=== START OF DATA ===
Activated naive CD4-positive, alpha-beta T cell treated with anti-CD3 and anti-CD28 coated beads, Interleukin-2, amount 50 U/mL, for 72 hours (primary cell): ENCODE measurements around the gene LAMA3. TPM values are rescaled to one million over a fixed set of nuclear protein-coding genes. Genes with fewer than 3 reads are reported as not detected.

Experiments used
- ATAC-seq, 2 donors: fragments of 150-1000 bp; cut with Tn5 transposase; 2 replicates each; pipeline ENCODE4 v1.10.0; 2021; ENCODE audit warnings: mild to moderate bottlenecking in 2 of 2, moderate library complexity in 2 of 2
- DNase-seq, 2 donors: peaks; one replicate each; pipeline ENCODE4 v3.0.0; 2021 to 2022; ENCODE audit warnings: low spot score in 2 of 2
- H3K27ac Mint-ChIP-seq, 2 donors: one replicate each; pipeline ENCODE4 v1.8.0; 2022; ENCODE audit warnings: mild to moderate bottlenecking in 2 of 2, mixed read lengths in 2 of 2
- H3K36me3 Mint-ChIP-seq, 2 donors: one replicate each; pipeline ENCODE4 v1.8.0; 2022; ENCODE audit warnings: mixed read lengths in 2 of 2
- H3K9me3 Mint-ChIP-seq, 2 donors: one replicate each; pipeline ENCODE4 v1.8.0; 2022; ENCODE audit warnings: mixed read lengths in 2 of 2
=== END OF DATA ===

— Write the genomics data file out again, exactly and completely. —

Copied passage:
Activated naive CD4-positive, alpha-beta T cell treated with anti-CD3 and anti-CD28 coated beads, Interleukin-2, amount 50 U/mL, for 72 hours (primary cell): ENCODE measurements around the gene LAMA3. TPM values are rescaled to one million over a fixed set of nuclear protein-coding genes. Genes with fewer than 3 reads are reported as not detected.

Experiments used
- ATAC-seq, 2 donors: fragments of 150-1000 bp; cut with Tn5 transposase; 2 replicates each; pipeline ENCODE4 v1.10.0; 2021; ENCODE audit warnings: mild to moderate bottlenecking in 2 of 2, moderate library complexity in 2 of 2
- DNase-seq, 2 donors: peaks; one replicate each; pipeline ENCODE4 v3.0.0; 2021 to 2022; ENCODE audit warnings: low spot score in 2 of 2
- H3K27ac Mint-ChIP-seq, 2 donors: one replicate each; pipeline ENCODE4 v1.8.0; 2022; ENCODE audit warnings: mild to moderate bottlenecking in 2 of 2, mixed read lengths in 2 of 2
- H3K36me3 Mint-ChIP-seq, 2 donors: one replicate each; pipeline ENCODE4 v1.8.0; 2022; ENCODE audit warnings: mixed read lengths in 2 of 2
- H3K9me3 Mint-ChIP-seq, 2 donors: one replicate each; pipeline ENCODE4 v1.8.0; 2022; ENCODE audit warnings: mixed read lengths in 2 of 2